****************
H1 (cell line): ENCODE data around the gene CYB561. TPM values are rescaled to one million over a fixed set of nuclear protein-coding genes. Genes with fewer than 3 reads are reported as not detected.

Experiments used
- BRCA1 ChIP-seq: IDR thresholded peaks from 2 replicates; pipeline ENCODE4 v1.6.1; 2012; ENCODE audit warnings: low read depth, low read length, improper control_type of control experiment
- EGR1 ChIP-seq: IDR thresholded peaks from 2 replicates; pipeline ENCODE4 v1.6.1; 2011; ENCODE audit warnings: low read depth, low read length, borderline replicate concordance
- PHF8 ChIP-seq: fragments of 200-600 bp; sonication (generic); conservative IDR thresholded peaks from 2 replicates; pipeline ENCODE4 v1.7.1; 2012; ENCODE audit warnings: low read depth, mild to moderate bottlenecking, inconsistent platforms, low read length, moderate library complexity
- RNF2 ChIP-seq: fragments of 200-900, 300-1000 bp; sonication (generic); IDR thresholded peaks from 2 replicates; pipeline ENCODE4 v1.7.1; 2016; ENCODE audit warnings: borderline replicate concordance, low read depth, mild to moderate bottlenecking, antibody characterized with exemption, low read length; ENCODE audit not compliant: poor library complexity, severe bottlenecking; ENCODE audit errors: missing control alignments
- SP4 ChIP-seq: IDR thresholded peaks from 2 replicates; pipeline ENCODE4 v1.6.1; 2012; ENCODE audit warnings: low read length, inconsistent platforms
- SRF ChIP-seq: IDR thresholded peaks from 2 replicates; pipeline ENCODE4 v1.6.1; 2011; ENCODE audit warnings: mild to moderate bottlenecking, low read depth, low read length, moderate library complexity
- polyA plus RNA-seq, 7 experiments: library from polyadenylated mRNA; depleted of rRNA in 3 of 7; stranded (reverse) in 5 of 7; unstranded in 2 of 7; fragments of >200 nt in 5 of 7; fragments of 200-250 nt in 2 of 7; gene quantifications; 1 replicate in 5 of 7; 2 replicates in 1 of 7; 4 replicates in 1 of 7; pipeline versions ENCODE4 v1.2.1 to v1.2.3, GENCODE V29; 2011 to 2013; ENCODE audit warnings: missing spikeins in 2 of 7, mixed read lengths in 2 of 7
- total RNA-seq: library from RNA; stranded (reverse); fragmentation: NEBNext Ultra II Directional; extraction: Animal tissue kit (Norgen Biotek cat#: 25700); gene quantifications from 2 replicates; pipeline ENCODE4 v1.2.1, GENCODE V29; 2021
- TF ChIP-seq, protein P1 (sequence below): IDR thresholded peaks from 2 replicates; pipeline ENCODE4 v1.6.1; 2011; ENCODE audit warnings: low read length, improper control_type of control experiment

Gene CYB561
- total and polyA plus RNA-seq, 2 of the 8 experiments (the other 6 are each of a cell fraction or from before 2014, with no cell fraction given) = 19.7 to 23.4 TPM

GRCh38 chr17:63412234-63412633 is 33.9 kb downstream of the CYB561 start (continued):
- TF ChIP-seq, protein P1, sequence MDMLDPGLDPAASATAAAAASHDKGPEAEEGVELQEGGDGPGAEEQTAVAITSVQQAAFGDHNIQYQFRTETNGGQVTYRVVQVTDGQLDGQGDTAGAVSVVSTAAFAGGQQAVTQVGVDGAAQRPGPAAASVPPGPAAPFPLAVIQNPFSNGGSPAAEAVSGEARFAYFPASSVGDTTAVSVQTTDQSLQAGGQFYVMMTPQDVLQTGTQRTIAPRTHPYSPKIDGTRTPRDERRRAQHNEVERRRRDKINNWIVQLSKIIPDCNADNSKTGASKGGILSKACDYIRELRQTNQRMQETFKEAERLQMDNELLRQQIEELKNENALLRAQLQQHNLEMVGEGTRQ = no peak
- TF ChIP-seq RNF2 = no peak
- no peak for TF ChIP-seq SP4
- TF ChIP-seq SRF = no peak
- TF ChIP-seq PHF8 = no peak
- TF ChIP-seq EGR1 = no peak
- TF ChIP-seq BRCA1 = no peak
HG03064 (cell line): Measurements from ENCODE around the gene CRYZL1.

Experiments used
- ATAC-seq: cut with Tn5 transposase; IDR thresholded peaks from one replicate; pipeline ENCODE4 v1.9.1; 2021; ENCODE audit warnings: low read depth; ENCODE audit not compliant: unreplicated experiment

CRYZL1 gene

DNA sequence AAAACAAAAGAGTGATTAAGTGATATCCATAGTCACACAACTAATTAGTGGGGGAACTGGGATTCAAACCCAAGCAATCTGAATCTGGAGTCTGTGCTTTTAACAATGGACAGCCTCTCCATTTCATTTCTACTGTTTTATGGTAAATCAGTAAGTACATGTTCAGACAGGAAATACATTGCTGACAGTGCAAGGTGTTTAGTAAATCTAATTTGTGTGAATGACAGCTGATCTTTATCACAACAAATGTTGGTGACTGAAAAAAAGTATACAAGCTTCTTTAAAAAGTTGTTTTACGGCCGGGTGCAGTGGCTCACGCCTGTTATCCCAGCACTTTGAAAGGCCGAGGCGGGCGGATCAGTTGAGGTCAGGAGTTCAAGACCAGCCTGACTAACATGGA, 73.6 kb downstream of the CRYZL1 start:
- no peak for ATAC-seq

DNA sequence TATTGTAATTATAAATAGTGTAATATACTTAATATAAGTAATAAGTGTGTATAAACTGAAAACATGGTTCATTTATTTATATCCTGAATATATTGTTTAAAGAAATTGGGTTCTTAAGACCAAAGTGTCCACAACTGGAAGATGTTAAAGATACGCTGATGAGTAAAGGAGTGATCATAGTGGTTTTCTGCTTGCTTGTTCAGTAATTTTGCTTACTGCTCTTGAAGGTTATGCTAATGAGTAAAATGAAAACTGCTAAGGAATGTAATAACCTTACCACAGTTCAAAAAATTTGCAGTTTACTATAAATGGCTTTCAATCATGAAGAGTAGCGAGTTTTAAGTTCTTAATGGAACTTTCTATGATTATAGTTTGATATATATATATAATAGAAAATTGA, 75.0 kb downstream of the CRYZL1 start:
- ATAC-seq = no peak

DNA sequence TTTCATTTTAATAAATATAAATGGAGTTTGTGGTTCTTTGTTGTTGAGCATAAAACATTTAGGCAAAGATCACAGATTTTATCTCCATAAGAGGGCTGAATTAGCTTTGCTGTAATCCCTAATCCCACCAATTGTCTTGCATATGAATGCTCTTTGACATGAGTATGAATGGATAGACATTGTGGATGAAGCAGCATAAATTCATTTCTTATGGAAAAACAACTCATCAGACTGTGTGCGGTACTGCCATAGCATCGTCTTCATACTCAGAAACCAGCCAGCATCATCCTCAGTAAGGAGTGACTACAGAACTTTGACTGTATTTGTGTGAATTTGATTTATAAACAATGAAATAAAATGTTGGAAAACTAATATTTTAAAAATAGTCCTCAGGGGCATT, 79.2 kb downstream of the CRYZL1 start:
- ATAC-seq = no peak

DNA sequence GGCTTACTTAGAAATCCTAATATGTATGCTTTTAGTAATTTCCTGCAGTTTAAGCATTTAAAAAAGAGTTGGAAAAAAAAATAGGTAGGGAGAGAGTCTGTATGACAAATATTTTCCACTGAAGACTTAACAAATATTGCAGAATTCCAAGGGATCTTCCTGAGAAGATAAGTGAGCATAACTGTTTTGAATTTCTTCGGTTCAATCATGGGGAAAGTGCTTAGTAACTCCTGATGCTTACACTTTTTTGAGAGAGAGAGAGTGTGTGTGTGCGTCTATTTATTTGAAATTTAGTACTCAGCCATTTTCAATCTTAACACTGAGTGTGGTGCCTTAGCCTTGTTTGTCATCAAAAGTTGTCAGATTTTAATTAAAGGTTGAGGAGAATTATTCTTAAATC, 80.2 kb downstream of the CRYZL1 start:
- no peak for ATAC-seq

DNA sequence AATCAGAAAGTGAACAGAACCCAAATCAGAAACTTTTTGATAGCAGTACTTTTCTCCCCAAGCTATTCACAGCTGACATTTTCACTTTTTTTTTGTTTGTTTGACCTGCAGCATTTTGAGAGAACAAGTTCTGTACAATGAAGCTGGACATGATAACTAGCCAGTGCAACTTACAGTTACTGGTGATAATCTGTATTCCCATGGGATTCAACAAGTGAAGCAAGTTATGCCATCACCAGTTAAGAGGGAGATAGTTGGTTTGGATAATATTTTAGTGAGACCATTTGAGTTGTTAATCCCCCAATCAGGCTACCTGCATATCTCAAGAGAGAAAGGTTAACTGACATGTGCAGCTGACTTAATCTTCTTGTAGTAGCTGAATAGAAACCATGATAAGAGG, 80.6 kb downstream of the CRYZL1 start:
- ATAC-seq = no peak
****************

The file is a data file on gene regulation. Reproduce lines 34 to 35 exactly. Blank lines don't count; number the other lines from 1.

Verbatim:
DNA sequence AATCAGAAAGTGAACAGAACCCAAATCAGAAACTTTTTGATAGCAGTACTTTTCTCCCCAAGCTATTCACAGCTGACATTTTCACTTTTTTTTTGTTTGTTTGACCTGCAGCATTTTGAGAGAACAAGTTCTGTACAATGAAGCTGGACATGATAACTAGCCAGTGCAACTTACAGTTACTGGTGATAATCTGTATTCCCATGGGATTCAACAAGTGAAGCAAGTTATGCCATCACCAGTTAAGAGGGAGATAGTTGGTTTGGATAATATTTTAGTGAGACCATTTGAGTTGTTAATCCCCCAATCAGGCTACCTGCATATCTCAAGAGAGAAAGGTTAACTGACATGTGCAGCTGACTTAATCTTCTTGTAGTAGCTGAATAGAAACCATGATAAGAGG, 80.6 kb downstream of the CRYZL1 start:
- ATAC-seq = no peak